Greg Chappell urged Tim Paine to set better examples as leader of a national team.
Paine was heavily criticised for his poor behaviour in the SCG Test.
Australian skipper Tim Paine was heavily criticised for his unprofessional behaviour on Day 5 of the third Test against India at Sydney Cricket Ground (SCG). When Paine took the responsibility of captaining the Australian Test team after the ball-tampering scandal, he made sure that the Aussie side would promote a new culture, showing more respect to the opponents.
However, on the final day of SCG Test, Paine crossed the line while sledging Indian off-spinner Ravichandran Ashwin. Not only this, but the Tasmanian also dropped quite a few opportunities behind the stumps, which eventually cost the hosts.
After receiving flak from several quarters for his actions, Paine stepped up for a snap press conference to apologise for his antics.
Now, Australia legend Greg Chappell has written an open letter to Paine, requesting him to set better examples as a leader.
“It is always an honour to represent the country, and it is a huge privilege to be invited to be the captain. I urge you to impress on the team to let the bat and ball do the talking and set better examples to millions of impressionable little boys and girls, lest they start imitating the worst instincts and actions of their sporting heroes. This will be the greatest legacy that you can leave,” wrote Chappell in the Sydney Morning Herald.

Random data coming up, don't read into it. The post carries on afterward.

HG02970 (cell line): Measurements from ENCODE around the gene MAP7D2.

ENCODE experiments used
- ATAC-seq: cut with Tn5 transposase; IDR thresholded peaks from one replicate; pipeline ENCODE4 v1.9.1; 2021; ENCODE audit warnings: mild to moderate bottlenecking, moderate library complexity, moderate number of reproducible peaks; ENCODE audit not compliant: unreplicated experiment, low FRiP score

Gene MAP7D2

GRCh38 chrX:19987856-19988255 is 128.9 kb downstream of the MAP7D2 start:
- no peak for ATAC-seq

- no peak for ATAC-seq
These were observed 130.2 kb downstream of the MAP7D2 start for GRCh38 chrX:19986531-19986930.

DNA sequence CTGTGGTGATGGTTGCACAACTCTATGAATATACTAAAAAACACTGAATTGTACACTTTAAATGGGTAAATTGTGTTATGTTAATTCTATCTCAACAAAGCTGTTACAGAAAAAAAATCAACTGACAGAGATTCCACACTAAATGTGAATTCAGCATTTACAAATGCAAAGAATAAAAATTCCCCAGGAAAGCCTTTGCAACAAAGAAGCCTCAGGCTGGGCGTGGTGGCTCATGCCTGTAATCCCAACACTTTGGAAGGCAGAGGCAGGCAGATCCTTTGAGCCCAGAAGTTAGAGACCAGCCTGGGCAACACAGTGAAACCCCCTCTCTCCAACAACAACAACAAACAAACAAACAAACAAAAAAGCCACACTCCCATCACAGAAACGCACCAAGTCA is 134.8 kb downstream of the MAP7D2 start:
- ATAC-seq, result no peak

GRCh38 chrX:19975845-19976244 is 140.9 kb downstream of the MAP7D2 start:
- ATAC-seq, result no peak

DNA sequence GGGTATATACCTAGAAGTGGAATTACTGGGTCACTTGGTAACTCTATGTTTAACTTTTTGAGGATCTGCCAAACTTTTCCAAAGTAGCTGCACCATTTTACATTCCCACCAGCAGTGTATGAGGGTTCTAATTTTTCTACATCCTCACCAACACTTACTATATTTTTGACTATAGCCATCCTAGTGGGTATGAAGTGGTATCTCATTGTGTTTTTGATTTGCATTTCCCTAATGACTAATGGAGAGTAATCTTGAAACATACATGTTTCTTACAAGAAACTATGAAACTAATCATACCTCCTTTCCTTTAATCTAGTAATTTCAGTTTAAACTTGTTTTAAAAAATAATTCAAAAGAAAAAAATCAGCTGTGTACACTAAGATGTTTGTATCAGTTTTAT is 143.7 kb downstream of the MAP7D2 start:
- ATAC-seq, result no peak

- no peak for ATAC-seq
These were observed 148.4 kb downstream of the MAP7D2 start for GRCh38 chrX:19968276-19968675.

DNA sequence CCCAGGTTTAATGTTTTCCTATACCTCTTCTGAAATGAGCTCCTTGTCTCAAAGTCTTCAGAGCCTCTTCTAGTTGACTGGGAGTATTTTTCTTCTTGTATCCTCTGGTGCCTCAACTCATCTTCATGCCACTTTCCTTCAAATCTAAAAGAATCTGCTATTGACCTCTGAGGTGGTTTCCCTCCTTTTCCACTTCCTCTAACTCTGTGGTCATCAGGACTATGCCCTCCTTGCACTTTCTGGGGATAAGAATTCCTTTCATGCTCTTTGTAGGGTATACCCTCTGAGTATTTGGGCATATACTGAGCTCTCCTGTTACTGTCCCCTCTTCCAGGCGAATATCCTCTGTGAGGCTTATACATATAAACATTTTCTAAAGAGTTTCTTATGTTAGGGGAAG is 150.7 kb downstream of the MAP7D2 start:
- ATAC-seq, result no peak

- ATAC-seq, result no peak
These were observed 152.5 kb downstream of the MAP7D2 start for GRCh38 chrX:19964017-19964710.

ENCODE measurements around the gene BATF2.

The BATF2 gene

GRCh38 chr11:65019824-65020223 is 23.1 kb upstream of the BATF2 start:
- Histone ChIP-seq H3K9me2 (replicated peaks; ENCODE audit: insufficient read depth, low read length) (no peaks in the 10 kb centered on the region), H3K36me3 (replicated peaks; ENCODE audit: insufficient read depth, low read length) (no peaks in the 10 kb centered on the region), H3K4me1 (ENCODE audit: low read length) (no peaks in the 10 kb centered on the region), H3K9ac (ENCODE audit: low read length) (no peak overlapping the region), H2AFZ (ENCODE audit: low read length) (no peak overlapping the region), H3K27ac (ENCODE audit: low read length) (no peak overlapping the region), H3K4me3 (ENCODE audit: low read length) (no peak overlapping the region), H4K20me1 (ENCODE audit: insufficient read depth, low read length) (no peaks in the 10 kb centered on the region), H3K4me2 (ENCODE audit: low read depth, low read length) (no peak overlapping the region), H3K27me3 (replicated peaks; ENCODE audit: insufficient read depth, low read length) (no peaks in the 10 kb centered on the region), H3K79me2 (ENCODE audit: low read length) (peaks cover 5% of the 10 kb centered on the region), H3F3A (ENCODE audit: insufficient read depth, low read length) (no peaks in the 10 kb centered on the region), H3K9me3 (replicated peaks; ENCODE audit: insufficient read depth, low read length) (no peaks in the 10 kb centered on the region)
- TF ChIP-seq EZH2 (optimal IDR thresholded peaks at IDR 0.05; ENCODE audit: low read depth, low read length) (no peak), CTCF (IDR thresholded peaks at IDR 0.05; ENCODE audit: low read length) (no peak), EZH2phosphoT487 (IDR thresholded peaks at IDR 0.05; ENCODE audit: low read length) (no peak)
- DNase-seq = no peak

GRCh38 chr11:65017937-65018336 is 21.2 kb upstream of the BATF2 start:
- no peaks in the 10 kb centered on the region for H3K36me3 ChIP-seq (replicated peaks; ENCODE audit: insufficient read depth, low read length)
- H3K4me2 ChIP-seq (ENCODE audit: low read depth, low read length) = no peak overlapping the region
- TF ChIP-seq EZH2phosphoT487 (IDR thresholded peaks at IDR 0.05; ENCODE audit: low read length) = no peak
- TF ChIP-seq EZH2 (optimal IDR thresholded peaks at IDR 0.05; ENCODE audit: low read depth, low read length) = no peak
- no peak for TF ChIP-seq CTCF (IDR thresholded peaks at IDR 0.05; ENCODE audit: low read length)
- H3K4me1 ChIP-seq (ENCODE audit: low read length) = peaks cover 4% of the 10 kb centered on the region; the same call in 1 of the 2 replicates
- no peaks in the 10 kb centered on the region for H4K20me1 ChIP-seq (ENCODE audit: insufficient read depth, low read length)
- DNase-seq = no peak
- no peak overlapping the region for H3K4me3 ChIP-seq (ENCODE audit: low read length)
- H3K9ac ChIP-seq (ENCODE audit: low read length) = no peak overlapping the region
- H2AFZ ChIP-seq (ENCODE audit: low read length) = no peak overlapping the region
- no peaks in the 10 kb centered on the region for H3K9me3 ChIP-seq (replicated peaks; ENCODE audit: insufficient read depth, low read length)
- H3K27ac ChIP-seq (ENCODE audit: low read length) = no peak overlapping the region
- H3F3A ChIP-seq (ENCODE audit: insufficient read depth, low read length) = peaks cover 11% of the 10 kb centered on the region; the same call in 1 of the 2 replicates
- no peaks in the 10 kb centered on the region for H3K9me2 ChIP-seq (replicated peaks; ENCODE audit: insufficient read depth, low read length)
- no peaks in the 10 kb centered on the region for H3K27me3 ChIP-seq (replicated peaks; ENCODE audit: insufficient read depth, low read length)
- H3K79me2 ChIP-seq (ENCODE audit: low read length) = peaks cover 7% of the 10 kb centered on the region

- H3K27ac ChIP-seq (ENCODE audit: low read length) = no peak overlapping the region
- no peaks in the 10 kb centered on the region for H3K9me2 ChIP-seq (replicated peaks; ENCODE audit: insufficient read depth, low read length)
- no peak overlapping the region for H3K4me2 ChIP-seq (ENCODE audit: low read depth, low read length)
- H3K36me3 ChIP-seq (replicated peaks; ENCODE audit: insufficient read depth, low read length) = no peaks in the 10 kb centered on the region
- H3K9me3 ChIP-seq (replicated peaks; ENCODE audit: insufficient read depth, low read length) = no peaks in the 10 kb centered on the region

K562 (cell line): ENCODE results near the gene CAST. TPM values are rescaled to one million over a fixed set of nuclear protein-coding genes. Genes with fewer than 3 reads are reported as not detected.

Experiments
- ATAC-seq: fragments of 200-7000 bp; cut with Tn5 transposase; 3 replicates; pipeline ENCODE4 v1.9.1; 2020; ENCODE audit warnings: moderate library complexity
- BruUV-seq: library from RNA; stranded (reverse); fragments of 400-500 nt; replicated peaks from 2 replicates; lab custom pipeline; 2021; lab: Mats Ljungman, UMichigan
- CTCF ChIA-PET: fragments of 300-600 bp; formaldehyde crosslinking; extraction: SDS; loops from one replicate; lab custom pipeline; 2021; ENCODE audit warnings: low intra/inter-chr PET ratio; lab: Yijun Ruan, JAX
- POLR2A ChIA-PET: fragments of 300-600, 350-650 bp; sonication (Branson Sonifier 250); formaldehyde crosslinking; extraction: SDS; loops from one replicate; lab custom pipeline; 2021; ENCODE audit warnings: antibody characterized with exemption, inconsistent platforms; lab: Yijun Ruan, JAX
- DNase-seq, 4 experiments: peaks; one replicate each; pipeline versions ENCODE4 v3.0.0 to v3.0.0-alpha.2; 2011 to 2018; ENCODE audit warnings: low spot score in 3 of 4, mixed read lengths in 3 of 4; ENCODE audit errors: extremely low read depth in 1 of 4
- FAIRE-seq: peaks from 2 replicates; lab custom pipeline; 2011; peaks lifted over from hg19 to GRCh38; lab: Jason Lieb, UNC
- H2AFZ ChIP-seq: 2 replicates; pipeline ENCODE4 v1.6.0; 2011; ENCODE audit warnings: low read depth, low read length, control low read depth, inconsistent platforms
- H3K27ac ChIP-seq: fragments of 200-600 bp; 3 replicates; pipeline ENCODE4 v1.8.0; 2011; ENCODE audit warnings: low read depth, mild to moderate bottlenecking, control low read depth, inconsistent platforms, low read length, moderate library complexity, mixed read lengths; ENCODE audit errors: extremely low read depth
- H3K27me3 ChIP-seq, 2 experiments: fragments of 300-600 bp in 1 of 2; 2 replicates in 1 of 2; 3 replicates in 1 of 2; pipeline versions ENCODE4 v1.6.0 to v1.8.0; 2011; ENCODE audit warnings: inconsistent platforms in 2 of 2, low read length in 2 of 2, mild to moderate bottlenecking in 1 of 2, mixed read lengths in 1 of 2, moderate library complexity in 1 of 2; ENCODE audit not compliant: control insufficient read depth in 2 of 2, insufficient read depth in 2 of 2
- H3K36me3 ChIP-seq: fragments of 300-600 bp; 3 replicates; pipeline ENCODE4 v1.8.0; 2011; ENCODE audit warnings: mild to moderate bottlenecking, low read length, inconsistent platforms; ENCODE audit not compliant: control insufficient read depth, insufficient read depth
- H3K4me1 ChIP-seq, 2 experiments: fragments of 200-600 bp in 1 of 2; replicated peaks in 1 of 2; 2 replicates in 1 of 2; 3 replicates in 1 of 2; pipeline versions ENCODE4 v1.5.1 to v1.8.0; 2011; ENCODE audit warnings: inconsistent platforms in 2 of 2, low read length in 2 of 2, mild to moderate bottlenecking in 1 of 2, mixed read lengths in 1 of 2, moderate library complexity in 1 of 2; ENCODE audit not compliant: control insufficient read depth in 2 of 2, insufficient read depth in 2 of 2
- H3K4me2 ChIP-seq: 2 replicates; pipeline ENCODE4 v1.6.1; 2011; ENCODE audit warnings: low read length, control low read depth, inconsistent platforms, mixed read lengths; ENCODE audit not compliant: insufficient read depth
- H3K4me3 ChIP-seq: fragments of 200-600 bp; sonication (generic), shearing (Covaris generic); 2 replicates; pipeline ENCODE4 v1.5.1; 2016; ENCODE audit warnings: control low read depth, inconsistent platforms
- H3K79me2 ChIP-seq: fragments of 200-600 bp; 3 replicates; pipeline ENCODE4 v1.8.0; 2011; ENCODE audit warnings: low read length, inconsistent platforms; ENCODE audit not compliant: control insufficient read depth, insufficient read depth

Chappell, who played 87 Tests for Australia, referred on his infamous ‘underarm’ incident urging Paine not to repeat what he did 40 years ago.
“The captain is expected to uphold the highest standards, through his actions and restraint even under extreme pressure. I failed to do this 40 years ago, and I urge you to bear this in mind for the future,” the 72-year-old added.
Chappell also reckoned that abuse is not fair at all as it displays weakness of one’s character, not strength.
“Abuse is not acceptable in any workplace and talk, in my opinion, is cheap. It does not show one’s strength. Rather, it displays a weakness of character,” Chappell added further.